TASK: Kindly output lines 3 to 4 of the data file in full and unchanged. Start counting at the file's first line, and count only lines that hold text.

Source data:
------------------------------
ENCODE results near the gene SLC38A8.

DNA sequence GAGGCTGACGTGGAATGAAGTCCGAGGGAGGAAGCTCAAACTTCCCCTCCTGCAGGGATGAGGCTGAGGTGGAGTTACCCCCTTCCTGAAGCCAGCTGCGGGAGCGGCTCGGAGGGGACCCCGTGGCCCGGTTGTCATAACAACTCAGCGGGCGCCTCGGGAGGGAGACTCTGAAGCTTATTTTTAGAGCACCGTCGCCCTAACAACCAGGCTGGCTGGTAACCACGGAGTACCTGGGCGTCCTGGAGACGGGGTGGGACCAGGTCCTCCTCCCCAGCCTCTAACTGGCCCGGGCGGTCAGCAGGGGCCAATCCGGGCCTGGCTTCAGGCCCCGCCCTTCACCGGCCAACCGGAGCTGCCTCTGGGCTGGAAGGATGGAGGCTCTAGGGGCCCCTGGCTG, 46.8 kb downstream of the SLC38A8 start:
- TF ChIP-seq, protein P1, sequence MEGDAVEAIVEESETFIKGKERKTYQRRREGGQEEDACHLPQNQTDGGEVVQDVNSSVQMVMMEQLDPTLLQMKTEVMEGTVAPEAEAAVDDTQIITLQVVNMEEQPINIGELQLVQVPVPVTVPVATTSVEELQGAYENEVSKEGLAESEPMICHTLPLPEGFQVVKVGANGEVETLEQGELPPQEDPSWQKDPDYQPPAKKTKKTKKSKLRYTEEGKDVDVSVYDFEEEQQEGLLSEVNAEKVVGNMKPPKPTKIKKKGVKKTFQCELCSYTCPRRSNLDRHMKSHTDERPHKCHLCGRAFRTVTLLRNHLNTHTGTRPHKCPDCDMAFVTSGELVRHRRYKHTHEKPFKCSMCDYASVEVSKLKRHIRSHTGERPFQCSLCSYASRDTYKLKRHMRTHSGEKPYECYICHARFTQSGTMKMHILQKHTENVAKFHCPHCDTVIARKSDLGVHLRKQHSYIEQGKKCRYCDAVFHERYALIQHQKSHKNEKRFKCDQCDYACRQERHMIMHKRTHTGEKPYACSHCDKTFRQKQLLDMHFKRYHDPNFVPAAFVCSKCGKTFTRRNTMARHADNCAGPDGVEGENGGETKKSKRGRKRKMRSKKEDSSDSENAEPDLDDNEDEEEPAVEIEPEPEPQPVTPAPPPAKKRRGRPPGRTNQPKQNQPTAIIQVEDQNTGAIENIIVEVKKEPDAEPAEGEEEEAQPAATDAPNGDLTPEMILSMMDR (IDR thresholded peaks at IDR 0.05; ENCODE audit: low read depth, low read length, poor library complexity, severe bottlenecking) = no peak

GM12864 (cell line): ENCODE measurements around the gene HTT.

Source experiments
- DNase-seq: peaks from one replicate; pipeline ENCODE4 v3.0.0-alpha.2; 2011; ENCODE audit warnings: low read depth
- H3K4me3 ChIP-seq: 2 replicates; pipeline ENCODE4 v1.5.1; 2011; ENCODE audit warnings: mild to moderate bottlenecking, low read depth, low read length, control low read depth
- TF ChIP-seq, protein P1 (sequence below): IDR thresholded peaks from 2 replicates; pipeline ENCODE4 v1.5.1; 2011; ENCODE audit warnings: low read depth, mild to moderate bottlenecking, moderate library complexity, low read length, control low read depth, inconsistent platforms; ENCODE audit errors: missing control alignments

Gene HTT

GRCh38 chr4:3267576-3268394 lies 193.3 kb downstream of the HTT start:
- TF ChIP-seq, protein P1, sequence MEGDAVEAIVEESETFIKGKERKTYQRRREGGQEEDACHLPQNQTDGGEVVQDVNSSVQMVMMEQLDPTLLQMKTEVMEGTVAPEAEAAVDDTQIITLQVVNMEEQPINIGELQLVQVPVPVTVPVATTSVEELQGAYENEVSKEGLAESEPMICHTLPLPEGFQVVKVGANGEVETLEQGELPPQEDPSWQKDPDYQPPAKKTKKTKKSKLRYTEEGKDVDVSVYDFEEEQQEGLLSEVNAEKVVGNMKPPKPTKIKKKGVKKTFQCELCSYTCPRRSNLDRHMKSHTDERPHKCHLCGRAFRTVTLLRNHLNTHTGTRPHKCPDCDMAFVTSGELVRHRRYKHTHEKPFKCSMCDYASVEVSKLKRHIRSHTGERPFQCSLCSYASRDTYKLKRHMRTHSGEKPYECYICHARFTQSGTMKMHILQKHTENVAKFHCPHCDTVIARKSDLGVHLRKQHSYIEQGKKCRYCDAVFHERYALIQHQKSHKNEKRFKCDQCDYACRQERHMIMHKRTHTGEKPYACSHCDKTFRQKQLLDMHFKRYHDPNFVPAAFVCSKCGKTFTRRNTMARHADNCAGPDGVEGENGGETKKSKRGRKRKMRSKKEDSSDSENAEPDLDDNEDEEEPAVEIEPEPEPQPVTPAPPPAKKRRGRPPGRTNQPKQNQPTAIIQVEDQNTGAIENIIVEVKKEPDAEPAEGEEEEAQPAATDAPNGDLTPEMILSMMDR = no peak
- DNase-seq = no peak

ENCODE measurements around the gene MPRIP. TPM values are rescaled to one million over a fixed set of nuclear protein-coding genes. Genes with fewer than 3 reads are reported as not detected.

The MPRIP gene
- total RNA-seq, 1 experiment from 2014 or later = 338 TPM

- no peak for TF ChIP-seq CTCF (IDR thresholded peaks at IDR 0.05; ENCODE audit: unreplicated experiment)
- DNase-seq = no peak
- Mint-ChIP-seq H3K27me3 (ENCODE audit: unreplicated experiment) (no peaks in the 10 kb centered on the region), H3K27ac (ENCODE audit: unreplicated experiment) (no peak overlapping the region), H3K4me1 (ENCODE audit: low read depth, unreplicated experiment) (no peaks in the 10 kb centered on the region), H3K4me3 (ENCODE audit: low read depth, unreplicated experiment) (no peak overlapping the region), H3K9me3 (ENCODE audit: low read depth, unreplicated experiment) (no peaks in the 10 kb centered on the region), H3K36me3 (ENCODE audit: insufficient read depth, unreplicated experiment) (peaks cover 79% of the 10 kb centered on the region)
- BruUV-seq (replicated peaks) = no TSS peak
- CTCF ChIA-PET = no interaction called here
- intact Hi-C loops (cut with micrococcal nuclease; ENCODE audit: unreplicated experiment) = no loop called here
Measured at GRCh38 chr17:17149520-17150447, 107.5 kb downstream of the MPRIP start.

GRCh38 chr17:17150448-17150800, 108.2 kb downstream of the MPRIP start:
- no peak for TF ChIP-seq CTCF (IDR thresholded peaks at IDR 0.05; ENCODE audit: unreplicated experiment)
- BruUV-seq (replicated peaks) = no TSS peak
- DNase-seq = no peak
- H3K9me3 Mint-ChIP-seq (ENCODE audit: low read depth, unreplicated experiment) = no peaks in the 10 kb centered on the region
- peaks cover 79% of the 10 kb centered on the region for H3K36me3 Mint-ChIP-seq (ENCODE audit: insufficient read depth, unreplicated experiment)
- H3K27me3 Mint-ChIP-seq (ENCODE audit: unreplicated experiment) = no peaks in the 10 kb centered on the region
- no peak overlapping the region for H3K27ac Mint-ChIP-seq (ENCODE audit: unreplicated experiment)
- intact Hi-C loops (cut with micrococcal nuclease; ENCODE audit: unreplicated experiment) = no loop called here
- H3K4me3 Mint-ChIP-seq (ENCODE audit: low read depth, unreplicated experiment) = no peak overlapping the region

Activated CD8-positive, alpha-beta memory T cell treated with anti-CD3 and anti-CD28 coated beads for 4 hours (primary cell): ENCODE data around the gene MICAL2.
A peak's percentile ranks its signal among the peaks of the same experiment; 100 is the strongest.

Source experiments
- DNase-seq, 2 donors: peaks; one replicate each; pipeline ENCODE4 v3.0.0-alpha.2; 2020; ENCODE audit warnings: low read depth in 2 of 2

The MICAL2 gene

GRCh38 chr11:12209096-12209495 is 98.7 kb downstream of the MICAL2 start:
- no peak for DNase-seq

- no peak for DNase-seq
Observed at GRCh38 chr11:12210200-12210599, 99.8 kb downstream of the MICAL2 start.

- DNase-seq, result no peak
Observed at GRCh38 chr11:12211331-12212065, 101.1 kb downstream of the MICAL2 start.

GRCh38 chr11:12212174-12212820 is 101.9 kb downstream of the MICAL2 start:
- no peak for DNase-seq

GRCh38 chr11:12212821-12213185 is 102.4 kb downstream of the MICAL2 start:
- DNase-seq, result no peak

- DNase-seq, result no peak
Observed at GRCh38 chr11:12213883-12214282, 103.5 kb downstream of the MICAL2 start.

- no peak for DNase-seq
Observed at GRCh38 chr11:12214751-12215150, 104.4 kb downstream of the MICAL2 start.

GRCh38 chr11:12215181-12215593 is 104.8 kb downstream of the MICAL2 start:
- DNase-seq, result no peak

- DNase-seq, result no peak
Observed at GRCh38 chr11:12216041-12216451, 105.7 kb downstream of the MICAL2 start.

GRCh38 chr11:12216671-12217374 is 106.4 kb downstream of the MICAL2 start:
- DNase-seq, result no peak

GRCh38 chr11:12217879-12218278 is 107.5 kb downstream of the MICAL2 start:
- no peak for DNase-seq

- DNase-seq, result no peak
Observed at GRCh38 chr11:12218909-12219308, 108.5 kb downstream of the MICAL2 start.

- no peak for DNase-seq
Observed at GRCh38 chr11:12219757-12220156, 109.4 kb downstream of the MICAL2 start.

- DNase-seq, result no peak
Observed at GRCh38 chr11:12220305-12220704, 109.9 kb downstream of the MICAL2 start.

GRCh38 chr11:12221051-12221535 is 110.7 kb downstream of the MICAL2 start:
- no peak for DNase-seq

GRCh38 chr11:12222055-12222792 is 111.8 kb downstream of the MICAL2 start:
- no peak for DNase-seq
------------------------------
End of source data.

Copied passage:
- TF ChIP-seq, protein P1, sequence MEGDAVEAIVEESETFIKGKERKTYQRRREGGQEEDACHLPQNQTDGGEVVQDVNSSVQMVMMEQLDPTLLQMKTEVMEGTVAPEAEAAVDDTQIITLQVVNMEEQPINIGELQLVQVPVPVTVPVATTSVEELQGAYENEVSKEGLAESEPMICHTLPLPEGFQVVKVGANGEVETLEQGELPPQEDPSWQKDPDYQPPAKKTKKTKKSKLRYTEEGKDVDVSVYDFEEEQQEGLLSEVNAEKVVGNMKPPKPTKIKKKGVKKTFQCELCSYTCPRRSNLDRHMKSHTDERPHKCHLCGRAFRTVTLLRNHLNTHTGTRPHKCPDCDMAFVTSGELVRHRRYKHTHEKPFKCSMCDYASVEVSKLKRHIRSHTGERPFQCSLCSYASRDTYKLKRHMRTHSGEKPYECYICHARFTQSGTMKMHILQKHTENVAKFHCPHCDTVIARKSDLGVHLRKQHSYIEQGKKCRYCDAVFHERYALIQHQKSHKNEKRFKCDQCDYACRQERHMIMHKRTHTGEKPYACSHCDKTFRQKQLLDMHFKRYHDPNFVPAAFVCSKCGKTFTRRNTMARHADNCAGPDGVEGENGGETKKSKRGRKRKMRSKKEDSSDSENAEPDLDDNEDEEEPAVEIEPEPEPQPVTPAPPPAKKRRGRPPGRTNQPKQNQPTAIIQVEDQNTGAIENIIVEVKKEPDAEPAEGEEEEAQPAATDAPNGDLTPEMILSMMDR (IDR thresholded peaks at IDR 0.05; ENCODE audit: low read depth, low read length, poor library complexity, severe bottlenecking) = no peak

GM12864 (cell line): ENCODE measurements around the gene HTT.